Now that he has been honing that craft for nearly thirty years, Washington is thinking about the next generation. 

The well-regarded artist could likely land a full-time job next week, just as he could work a part-time job (as some of his friends do) and still have some time to ply his trade. He remains fully committed to freelancing as much for others as he does for himself. 

“I do this to create a lineage,” he says. “I want to inspire a whole line of people who I have worked with or who worked for me.”

That sentiment is similar to what my Dallas Observer editor Eva Raggio once told me when I was considering “retiring” from my freelance work. 

“Your writing is your legacy,” Raggio said. “It’s not just the paycheck; it’s what people will associate with your name years from now.”

I want to inspire a whole line of people who I have worked with or who worked for me.

To “Set my soul on fire”

After talking with Washington, I called Rebekah Hedges, a photographer who, like me, is based in Dallas. Hedges had made the move to freelance just one day before our call, so her decision and her motivations were top-of-mind. She is well-aware of the stigmas and stereotypes levied towards freelancers, and Hedges resists the notion that her move is a colossal risk.

“People have already been telling me, ‘you’re so bold,’ ‘you’re so brave,’” she says, “and I really appreciate that. But don’t be fooled: I’m still nervous, I just know what I’m doing. This wasn’t some risky, YOLO economy move. I want to do what sets my soul on fire.” 

When I bring up the renewed sense of freedom Hedges must feel to leave behind a full-time gig in favor of freelance, she says she has thought about that – but only a little bit. Freedom is nice, she points out, but to the outsider looking in, a freelancer’s freedom may look like a lack of structure.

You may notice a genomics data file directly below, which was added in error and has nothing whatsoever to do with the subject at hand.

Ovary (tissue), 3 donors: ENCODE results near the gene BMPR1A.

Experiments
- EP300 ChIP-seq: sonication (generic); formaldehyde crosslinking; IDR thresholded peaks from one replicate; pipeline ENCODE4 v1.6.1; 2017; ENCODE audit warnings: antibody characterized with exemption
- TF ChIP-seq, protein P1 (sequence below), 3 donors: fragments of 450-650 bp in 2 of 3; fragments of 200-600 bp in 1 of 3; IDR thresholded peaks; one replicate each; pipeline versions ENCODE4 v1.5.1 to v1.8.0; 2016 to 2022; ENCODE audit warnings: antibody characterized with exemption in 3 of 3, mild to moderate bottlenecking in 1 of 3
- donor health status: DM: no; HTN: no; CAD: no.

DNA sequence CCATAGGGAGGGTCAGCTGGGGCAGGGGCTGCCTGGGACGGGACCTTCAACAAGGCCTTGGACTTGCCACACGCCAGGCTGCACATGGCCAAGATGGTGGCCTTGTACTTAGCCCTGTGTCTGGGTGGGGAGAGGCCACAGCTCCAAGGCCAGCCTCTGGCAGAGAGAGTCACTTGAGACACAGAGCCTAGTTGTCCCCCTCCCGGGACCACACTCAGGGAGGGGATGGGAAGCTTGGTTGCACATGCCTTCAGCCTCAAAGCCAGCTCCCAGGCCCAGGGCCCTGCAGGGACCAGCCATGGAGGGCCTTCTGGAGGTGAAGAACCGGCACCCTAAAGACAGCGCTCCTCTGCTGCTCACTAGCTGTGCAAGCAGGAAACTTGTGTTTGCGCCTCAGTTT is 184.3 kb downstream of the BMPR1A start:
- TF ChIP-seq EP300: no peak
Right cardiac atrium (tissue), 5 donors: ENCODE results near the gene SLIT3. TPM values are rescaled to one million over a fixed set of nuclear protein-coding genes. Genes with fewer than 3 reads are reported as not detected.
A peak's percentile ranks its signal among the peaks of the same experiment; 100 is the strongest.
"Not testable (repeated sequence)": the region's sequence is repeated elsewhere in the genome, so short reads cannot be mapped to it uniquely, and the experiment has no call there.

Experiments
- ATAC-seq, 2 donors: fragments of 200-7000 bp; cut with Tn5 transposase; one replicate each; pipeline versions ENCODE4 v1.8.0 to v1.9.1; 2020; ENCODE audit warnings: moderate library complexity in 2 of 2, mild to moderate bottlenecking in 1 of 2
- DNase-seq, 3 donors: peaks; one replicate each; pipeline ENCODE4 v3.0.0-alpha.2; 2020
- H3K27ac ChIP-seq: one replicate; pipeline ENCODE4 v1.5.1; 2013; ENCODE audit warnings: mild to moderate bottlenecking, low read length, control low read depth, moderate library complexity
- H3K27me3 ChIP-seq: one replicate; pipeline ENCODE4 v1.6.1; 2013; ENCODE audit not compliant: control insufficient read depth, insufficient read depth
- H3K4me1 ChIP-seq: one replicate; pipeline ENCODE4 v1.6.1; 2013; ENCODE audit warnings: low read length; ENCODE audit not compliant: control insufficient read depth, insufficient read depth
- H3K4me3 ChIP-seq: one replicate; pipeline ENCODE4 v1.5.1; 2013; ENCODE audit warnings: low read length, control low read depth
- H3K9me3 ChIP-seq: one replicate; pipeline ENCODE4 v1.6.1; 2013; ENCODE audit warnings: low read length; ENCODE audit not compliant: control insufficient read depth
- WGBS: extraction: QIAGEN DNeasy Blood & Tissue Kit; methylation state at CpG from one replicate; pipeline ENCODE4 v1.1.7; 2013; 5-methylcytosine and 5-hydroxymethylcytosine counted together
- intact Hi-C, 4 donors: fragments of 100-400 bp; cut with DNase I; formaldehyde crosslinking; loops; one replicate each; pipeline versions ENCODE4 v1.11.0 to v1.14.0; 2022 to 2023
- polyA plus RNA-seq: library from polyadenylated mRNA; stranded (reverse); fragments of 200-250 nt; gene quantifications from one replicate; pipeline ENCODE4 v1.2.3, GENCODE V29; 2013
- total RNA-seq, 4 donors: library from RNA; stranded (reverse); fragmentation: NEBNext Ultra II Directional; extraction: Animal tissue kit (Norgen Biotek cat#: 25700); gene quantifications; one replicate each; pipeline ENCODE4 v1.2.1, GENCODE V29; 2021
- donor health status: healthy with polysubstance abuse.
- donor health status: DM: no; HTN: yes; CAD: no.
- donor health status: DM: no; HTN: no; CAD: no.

“I’ve actually become a more disciplined, more structured person during COVID,” she says. “I go on walks now every day, for example, and I usually have a schedule to stick to.”

She is also extremely goal-oriented. Before she pulled the trigger on her freelance decision, she carefully weighed all of her options and mapped out the exact number of gigs she needed to net to keep her photo business thriving. 

I’m still nervous, I just know what I’m doing.

“That same discipline I developed during the pandemic has to apply to my freelance career,” Hedges adds. 

Dancer Jobel Medina, who is based in Los Angeles, shared Hedges’ motivation. When you talk to the dancer/choreographer, you realize how deeply passionate he is about his craft -- and how no nine-to-five could elicit the same response. 

“If I had a full-time job, I wouldn’t be able to make my own work,” Medina says. “I would be so physically tired that I wouldn’t be able to do normal things.”

I don’t share this with Medina, but I think about that a lot: How much of an advantage do freelancers have simply because they’re doing what they love? When you have time to pursue what sets your soul on fire, will the blaze make you better? 

Each freelancer I talked to had an answer for that question. Medina said yes, but Washington says he has plenty of friends who thrive at their craft while also working a part- or full-time gig. 

Me? I’m not so sure. Long ago, when I first set my sights on those men’s magazine mastheads, I was told by a journalism professor to never use cliches. But there’s one adage that seems appropriate as I try to answer that question:

If you never try, you’ll never know.